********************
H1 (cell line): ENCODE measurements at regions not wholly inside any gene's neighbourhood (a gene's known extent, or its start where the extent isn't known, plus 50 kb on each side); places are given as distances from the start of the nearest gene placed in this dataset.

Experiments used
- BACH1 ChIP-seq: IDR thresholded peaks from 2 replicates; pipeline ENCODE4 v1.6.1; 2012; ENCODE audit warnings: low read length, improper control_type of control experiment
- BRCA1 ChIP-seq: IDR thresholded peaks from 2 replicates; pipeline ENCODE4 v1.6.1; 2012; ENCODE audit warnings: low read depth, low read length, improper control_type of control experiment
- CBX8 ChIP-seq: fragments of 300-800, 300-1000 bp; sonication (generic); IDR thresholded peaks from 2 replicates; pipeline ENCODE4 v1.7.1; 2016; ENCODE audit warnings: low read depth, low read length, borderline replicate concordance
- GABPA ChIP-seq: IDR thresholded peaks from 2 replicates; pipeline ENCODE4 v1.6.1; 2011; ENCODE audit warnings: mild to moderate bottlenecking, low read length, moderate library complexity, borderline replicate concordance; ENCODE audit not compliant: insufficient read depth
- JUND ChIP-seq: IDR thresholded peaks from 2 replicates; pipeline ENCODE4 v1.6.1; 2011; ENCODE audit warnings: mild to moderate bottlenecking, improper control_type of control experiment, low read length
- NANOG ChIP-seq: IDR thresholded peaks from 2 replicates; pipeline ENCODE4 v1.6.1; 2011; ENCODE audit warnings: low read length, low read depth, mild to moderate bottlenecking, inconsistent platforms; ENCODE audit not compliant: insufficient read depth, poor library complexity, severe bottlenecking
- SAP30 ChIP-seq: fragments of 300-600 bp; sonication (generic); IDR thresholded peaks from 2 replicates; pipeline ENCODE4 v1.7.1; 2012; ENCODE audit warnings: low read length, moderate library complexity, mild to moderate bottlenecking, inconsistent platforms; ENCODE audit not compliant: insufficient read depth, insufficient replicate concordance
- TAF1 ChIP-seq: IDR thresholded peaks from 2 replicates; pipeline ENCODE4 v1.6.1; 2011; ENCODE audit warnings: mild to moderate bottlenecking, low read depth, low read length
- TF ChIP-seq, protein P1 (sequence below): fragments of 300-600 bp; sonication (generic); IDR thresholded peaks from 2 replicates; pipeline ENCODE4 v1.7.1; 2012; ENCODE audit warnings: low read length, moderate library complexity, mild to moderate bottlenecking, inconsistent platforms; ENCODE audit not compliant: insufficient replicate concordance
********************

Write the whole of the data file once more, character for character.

H1 (cell line): ENCODE measurements at regions not wholly inside any gene's neighbourhood (a gene's known extent, or its start where the extent isn't known, plus 50 kb on each side); places are given as distances from the start of the nearest gene placed in this dataset.

Experiments used
- BACH1 ChIP-seq: IDR thresholded peaks from 2 replicates; pipeline ENCODE4 v1.6.1; 2012; ENCODE audit warnings: low read length, improper control_type of control experiment
- BRCA1 ChIP-seq: IDR thresholded peaks from 2 replicates; pipeline ENCODE4 v1.6.1; 2012; ENCODE audit warnings: low read depth, low read length, improper control_type of control experiment
- CBX8 ChIP-seq: fragments of 300-800, 300-1000 bp; sonication (generic); IDR thresholded peaks from 2 replicates; pipeline ENCODE4 v1.7.1; 2016; ENCODE audit warnings: low read depth, low read length, borderline replicate concordance
- GABPA ChIP-seq: IDR thresholded peaks from 2 replicates; pipeline ENCODE4 v1.6.1; 2011; ENCODE audit warnings: mild to moderate bottlenecking, low read length, moderate library complexity, borderline replicate concordance; ENCODE audit not compliant: insufficient read depth
- JUND ChIP-seq: IDR thresholded peaks from 2 replicates; pipeline ENCODE4 v1.6.1; 2011; ENCODE audit warnings: mild to moderate bottlenecking, improper control_type of control experiment, low read length
- NANOG ChIP-seq: IDR thresholded peaks from 2 replicates; pipeline ENCODE4 v1.6.1; 2011; ENCODE audit warnings: low read length, low read depth, mild to moderate bottlenecking, inconsistent platforms; ENCODE audit not compliant: insufficient read depth, poor library complexity, severe bottlenecking
- SAP30 ChIP-seq: fragments of 300-600 bp; sonication (generic); IDR thresholded peaks from 2 replicates; pipeline ENCODE4 v1.7.1; 2012; ENCODE audit warnings: low read length, moderate library complexity, mild to moderate bottlenecking, inconsistent platforms; ENCODE audit not compliant: insufficient read depth, insufficient replicate concordance
- TAF1 ChIP-seq: IDR thresholded peaks from 2 replicates; pipeline ENCODE4 v1.6.1; 2011; ENCODE audit warnings: mild to moderate bottlenecking, low read depth, low read length
- TF ChIP-seq, protein P1 (sequence below): fragments of 300-600 bp; sonication (generic); IDR thresholded peaks from 2 replicates; pipeline ENCODE4 v1.7.1; 2012; ENCODE audit warnings: low read length, moderate library complexity, mild to moderate bottlenecking, inconsistent platforms; ENCODE audit not compliant: insufficient replicate concordance